As you sampled a lot of soul and jazz music in your albums, what interested you in exploring krautrock on your latest record?

This time, I tried not to only focus on the sample sources on the krautrock records, but I also tried to work like the groups from that period as well. I tried to mix my ideas of using a sample source from the past like on Loop-finding Jazz Records and put it into a new context and a new setting. I also built a setup in my studio that could be the same setup like it was 30 years ago. I’d work with a lot of old synthesizers. I did not use much of a sequencer program. Almost everything was played live. The computer was only used as a loop player. In general, there were three to four loops playing on the computer and I was jamming to them with my gear, the mixer, the effects, and the synths. I was recording for a few hours and I tried to cut only five minutes from that jam session out and use the excerpt as a final track. I tried to avoid something like arrangement. I was a bit tired of sitting at the computer and making an arrangement from the first to the last second. It was interesting to do that on (Jelinek album) La Nouvelle Pauvreté from 2003. Now, I’m getting tired of working with a sequencer program, so I tried to find a new solution.

Did you do 12-hour studio jam sessions like Can?

No, not that long (laughs). The good thing is that when you work for a longer period (like) listening to the same loop for 10 hours…you can make the decision that this loop is really worthy as a track or not. Only after a few hours does a loop show its real quality.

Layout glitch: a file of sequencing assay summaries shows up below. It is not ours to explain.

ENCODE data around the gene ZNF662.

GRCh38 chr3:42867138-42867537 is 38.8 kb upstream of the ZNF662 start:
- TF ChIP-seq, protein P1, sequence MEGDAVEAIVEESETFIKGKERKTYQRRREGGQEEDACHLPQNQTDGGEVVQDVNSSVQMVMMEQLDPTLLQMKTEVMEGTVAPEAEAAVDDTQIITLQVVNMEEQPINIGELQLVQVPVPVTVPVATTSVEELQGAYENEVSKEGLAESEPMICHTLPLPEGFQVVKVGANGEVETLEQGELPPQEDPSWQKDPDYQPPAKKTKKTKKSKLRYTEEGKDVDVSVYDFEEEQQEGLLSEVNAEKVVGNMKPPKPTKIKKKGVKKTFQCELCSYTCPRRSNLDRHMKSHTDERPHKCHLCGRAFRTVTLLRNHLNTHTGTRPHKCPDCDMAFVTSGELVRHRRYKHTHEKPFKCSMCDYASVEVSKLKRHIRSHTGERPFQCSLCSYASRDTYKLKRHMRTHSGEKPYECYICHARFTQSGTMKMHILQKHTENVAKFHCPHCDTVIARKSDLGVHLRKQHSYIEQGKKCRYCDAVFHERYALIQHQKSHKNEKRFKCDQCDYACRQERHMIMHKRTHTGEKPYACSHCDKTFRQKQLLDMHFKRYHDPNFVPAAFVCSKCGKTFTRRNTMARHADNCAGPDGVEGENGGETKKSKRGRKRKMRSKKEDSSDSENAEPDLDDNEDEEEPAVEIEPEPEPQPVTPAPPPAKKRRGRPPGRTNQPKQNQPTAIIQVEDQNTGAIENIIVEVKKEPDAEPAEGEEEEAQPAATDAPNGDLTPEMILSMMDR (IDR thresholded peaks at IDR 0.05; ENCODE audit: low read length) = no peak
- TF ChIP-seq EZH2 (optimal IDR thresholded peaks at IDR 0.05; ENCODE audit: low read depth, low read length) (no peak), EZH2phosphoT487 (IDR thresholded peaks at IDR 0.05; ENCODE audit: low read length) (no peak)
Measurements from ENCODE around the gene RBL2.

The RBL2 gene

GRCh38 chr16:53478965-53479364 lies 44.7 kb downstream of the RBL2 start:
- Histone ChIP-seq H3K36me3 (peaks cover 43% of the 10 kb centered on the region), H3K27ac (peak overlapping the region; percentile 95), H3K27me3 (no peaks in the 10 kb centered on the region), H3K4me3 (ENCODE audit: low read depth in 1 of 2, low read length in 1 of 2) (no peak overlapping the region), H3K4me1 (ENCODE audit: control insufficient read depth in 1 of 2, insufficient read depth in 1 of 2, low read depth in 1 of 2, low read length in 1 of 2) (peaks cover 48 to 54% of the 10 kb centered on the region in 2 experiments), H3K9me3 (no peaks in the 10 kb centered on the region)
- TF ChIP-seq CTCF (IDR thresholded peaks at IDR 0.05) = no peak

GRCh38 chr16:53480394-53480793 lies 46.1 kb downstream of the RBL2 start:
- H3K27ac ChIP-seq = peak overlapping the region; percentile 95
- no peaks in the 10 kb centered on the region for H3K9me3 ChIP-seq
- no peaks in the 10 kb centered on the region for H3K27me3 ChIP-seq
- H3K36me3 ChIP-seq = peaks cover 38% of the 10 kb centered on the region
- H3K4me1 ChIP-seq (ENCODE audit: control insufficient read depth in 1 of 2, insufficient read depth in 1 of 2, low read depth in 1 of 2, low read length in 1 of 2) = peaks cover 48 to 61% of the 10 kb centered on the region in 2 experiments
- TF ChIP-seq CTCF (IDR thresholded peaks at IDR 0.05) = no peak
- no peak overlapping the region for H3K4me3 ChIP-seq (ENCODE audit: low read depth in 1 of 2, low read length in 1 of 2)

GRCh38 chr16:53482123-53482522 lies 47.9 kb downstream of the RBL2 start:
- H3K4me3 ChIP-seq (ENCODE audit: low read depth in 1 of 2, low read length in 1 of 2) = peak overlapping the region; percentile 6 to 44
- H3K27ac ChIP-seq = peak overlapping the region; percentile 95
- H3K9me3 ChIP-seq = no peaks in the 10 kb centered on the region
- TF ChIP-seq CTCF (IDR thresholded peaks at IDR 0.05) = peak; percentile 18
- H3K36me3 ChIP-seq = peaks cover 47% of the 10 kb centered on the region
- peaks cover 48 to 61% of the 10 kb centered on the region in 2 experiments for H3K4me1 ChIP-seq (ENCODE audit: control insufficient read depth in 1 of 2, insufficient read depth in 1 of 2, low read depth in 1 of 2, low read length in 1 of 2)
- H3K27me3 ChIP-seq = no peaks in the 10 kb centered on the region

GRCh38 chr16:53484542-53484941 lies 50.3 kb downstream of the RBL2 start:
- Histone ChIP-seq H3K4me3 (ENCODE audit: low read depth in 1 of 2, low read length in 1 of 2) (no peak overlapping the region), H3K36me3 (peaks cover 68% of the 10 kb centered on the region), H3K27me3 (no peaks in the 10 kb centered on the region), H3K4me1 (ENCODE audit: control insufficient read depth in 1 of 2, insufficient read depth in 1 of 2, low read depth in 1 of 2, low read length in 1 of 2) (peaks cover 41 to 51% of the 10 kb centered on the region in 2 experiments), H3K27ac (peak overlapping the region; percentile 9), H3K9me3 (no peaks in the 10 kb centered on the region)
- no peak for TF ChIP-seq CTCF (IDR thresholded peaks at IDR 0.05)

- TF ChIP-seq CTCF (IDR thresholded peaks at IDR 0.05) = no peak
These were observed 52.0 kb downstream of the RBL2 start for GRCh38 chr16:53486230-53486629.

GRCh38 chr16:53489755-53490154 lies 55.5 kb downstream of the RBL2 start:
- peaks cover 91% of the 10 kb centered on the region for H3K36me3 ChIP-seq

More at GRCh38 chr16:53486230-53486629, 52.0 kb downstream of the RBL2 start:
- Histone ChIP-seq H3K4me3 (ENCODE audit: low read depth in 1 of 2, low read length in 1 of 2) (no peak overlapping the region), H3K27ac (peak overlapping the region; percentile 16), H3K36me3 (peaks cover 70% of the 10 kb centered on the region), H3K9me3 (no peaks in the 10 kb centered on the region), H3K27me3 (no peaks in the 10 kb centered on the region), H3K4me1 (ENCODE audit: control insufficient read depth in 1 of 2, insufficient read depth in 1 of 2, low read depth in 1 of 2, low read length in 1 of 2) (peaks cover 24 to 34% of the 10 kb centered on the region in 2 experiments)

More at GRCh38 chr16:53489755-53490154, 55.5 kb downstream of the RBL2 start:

You have a lot of patience.

(Laughs) It’s the only thing I do.

Given that you live and work in Berlin, I often see that city as a clash between the very modern and the very old, decaying Eastern Bloc past. I see that image while listening to your music a lot, where it’s very futuristic but it’s also worn by time.

That’s a good interpretation, but I don’t have images or pictures when I’m producing. Of course, sometimes when you’re producing you think it sounds like blah, blah, whatever. But I’m not really visual-oriented.

What do you want to convey to listeners with your music?

(Pauses) Music has to be very functionalized. Music doesn’t need any content, but it has to work as an ambience. My music was focused on that concept. I was also tired of authorship in rock music. It changed a bit during the years. Actually, when I’m producing music there is no message. I don’t have lyrics, it’s more about sound. When you think about sound, it’s not that you want to give people a message. But I’m not sure, I’ve never thought about that, to be honest.

When I listen to your minimalist work, it has that meditative quality.

Loop-oriented music is actually not an entertaining music. The listeners’ own cognition causes them to listen (sharper) and recognize overtones after hearing the same loop for 20 minutes. For instance, when you are listening to a minimalist composition at a concert, everyone is listening to it in a different way and everyone is recognizing something different. One (person) is recognizing overtones, resonances, or whatever, and the other person is listening to the drones. It’s more focused on (personal) cognition than entertainment.

Are we going to see the return of Farben soon?

I thought about starting this year with new recordings, but so far, I don’t have an idea of which direction it will go. I have to think about buying new equipment perhaps.

In Farben, what interested you in breaking down samples and creating funk music out of them?

The sample sources are very connected to club music. As you asked me (earlier), I was into De La Soul, their first record was working with those kind of samples as well. I tried to put the sample source in a different context. In general, when you are listening to a soul sample, it’s obviously pop or R&B;, and I tried something different.

Are we going to see The Exposures tour the U.S. anytime soon?

I don’t think so (laughs). I haven’t talked to them for two years. We have trouble right now, they tried to sue me for one sample I used.

Rajko Muller (Isolée) said in an old issue of The Wire that you originally wanted to make house music, but the genre was so large and complex that your music is the result of not being able to make house music. Is that true?